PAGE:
Compulsory licences for shops selling religious literature were introduced in the May 2009 amendments to the Religion Law and a subsequent Instruction on the Rules of Granting Permission in Connection with the Creation of Specialised Sales Points for Religious Literature, Objects of Religious Significance, as well as Other Materials of Informational Character. The State Committee handed out the first 15 licences in November 2011, though its officials noted in April 2012 that "about a hundred" more applicants are waiting for such licences. Selling religious books without a State Committee licence is subject to a massive fine or imprisonment of up to two years for a first "offence" (see F18News 25 April 2012 http://www.forum18.org/Archive.php?article_id=1693).
Like many laws and regulations, these regulations are not always enforced. Several Baku bookshops whose stocks include religious literature told Forum 18 in early July that they have no licence from the State Committee.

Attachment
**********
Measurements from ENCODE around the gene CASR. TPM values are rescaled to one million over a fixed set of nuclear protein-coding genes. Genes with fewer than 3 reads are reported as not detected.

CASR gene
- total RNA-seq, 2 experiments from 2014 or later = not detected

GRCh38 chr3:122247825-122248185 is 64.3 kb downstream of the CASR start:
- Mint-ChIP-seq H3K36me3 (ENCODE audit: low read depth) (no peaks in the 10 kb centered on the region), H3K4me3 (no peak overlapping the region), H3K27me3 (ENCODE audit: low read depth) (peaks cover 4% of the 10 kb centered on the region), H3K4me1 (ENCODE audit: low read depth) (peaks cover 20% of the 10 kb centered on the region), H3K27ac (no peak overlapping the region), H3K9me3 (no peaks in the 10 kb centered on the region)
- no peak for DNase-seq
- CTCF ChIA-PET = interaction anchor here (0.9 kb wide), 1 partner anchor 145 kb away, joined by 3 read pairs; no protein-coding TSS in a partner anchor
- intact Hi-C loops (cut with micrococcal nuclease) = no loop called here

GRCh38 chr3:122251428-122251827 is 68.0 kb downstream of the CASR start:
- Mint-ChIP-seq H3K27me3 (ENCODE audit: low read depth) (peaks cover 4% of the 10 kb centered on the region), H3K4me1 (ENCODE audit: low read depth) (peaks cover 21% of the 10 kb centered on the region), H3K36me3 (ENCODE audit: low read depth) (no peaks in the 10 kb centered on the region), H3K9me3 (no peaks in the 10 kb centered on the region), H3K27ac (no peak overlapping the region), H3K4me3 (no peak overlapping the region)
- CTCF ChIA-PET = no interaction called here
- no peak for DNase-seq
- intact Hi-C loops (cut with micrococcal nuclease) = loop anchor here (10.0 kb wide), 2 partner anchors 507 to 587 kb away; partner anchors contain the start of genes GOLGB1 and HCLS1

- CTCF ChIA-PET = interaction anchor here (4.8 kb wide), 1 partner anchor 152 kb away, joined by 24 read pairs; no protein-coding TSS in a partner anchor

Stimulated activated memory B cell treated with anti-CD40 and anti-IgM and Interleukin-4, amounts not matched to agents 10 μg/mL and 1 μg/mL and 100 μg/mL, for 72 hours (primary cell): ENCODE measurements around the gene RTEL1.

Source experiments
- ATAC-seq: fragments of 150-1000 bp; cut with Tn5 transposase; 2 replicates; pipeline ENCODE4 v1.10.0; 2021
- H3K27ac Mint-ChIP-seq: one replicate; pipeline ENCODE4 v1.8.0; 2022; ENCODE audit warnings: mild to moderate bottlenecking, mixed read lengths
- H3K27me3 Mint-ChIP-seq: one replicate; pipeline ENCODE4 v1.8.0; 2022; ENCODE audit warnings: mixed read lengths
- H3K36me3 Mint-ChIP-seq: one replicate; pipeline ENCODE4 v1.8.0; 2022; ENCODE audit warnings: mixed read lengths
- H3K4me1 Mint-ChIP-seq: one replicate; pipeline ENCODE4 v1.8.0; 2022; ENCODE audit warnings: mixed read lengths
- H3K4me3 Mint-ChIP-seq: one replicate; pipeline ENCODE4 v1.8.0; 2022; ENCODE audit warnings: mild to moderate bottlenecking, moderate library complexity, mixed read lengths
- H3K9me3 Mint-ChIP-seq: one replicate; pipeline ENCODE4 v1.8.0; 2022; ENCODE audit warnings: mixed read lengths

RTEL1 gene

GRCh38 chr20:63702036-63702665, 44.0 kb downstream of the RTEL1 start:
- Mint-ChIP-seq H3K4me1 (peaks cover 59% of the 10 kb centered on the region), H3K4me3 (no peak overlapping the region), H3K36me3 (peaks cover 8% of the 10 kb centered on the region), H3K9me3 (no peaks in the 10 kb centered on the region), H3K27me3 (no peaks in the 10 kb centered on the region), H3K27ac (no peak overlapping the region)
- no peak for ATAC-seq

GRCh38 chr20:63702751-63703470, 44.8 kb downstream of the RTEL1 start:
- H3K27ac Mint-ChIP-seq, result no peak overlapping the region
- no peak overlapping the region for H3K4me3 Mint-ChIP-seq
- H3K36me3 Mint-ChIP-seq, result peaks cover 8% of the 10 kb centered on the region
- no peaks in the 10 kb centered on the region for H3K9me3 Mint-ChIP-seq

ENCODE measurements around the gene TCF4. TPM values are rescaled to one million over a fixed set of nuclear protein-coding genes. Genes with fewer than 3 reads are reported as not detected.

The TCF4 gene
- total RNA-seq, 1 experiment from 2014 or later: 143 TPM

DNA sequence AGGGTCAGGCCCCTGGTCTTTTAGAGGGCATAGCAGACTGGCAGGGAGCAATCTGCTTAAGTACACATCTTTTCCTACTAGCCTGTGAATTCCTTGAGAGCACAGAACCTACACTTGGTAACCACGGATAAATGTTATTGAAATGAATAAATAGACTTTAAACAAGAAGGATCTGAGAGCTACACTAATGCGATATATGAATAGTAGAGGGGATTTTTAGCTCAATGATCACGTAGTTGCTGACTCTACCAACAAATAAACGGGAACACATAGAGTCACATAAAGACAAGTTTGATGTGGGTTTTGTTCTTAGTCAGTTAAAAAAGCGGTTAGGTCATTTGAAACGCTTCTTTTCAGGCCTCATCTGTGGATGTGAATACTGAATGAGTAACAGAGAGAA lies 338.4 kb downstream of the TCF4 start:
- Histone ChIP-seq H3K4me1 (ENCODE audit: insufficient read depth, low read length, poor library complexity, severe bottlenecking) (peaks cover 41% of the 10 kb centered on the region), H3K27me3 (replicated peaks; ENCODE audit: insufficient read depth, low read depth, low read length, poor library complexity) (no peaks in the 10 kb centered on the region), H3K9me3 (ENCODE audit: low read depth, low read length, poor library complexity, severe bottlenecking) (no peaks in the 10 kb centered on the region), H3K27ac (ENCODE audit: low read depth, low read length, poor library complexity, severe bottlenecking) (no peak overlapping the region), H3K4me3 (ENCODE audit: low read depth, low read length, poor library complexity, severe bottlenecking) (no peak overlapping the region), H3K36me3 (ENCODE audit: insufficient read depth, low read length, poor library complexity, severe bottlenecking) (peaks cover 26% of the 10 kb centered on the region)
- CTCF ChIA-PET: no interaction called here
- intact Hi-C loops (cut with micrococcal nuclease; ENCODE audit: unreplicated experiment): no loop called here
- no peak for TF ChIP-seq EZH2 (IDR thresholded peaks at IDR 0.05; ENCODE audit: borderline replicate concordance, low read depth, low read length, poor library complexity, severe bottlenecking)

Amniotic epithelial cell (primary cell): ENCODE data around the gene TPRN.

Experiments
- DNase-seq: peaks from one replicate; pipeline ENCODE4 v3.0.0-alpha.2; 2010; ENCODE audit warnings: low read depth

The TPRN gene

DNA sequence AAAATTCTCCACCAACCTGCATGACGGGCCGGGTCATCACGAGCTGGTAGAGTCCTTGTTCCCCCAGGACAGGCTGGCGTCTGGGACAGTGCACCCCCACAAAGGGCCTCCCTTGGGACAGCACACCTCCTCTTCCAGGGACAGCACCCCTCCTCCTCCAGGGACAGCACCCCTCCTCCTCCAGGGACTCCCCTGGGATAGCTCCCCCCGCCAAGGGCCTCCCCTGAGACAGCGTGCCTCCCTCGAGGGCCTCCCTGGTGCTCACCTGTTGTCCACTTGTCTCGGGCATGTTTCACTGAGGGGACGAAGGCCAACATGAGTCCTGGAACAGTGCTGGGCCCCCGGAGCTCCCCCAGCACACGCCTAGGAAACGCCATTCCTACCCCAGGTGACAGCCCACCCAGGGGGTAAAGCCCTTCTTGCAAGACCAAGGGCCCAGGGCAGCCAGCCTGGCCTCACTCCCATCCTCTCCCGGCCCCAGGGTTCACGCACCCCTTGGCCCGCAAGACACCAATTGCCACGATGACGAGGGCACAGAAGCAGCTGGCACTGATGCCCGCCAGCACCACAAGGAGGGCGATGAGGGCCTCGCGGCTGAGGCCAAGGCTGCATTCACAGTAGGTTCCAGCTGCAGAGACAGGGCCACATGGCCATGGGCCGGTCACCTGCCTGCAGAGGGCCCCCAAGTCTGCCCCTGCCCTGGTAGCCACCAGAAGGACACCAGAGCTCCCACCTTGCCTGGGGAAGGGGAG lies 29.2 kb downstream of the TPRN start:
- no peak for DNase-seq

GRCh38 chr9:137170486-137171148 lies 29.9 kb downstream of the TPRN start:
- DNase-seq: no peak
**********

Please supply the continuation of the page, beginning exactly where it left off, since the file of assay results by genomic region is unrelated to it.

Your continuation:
"Civilised norms of selling religious literature"?
The new Head of the State Committee, Elshad Iskenderov, has revealed that "more than 25" shops in Baku now have licences to sell religious literature. He told journalists in Baku on 23 June – three weeks after his appointment to the State Committee - that the shops had been checked to make sure they provide suitable conditions, and such "monitoring" would continue.
In defending the state requirement that shops that sell religious literature must have a licence from his State Committee, Iskenderov complained: "Quite often at the entrances to the metro, one can witness holy books being sold in places inappropriate and unworthy for their sale."
Iskenderov insisted that the State Committee's aim is achieving "civilised norms of selling religious literature reflecting national spiritual values". And he added: "Shops selling religious literature must have an attractive external look and the literature sold in them must be healthy."